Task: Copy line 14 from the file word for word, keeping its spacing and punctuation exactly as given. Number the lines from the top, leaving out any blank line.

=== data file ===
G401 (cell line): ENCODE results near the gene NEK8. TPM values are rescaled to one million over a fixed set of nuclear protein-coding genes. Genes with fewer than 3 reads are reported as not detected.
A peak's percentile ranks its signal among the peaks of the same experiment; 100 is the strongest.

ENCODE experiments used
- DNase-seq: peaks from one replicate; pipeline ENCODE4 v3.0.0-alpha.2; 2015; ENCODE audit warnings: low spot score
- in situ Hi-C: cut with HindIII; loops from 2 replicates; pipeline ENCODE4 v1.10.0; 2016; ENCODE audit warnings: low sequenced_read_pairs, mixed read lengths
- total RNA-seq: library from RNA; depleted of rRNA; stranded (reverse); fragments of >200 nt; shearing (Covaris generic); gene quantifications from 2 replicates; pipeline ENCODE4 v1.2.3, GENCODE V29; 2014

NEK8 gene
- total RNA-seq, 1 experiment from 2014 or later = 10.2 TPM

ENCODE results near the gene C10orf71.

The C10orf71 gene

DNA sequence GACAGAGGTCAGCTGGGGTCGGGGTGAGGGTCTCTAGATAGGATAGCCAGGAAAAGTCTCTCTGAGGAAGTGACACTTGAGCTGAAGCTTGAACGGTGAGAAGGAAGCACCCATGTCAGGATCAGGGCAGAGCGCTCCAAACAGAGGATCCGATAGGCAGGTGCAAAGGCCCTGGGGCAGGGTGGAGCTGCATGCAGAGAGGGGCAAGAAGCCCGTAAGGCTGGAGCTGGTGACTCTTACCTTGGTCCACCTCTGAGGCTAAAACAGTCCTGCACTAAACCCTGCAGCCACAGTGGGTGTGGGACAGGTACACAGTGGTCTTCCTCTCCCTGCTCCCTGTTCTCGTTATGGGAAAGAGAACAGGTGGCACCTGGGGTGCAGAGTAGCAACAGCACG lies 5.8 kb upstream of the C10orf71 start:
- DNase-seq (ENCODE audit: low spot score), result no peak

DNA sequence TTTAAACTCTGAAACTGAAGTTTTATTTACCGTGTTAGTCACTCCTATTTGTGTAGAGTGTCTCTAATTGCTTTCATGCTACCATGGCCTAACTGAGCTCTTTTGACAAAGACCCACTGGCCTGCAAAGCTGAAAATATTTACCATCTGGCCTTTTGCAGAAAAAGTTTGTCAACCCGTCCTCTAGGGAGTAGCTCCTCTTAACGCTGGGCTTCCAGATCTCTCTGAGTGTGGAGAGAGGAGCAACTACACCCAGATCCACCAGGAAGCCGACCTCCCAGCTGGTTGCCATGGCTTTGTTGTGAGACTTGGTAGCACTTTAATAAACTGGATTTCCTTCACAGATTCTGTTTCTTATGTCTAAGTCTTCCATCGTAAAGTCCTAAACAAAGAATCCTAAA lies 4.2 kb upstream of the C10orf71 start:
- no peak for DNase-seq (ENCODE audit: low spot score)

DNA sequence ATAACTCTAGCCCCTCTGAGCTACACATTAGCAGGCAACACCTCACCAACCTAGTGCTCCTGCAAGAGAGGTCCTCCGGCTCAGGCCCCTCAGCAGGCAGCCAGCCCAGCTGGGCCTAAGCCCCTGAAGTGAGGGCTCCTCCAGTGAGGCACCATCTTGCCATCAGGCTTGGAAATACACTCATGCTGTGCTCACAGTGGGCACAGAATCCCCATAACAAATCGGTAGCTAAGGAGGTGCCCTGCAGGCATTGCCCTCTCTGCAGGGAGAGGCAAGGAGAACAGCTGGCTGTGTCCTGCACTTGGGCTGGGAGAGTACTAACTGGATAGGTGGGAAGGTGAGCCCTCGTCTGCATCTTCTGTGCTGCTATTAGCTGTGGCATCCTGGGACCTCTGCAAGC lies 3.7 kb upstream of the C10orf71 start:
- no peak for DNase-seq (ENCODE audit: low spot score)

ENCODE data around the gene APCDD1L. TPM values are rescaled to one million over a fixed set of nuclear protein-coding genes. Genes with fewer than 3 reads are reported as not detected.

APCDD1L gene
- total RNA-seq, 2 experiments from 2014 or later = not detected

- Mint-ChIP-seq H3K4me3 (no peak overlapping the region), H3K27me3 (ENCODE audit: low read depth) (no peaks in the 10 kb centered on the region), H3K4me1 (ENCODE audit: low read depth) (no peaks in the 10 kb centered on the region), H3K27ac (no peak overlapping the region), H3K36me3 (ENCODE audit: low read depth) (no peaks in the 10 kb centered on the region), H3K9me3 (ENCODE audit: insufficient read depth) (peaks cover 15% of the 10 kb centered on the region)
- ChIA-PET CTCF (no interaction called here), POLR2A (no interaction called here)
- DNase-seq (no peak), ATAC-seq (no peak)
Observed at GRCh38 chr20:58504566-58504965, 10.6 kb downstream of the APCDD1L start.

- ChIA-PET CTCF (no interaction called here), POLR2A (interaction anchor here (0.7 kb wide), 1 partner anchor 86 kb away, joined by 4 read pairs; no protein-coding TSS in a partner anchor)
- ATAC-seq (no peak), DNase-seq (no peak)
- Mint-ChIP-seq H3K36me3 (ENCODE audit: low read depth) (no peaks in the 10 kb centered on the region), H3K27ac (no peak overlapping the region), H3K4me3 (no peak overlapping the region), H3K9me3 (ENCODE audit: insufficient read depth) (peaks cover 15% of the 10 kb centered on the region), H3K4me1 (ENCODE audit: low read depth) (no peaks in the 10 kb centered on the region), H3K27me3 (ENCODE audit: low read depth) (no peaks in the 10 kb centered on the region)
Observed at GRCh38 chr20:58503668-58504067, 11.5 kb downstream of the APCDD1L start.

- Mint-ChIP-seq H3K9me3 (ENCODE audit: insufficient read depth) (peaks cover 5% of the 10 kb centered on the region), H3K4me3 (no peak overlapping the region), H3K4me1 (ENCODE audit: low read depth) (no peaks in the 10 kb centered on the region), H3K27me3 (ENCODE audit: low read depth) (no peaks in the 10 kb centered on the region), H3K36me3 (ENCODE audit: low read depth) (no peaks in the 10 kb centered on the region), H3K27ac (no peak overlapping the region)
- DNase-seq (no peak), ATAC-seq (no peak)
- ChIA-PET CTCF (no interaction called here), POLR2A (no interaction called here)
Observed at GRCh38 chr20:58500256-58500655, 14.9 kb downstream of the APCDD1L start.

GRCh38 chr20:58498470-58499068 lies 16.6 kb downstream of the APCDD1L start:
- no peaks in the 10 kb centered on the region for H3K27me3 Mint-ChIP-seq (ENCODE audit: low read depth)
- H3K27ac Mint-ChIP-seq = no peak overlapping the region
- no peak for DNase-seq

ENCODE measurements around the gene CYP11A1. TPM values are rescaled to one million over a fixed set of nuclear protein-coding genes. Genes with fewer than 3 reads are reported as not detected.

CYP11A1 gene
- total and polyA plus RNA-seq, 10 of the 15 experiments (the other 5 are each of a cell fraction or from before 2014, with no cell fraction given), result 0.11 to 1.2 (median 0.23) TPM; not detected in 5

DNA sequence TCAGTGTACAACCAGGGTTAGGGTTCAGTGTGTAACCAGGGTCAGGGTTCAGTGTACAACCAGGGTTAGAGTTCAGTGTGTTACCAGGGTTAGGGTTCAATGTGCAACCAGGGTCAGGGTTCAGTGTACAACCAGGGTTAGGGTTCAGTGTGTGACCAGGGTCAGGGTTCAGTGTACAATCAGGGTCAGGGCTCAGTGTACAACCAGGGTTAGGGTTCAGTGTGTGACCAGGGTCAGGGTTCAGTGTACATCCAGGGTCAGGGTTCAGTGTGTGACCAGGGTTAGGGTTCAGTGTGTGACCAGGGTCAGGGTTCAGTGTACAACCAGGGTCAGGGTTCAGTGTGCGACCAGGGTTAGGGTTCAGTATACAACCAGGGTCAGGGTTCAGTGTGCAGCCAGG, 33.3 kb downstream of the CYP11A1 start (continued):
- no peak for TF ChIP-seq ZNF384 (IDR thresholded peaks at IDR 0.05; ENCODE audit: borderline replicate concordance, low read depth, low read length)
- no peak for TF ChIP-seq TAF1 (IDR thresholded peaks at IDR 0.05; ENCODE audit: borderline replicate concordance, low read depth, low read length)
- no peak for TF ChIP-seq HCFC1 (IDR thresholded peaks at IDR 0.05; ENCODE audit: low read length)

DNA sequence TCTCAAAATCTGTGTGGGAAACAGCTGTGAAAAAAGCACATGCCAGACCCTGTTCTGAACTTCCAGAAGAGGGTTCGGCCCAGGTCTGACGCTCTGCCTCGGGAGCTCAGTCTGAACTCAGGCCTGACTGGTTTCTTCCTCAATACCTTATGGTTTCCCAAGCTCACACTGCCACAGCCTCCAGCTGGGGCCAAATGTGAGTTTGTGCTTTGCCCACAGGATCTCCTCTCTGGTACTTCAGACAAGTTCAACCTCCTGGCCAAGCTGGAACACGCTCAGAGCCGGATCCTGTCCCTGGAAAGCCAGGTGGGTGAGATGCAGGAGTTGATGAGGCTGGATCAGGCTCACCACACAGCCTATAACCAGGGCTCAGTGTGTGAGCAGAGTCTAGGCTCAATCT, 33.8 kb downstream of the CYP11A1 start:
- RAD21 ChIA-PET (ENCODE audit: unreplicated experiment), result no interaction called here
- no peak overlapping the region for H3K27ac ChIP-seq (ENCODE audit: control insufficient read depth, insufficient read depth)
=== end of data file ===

- no peak for DNase-seq (ENCODE audit: low spot score)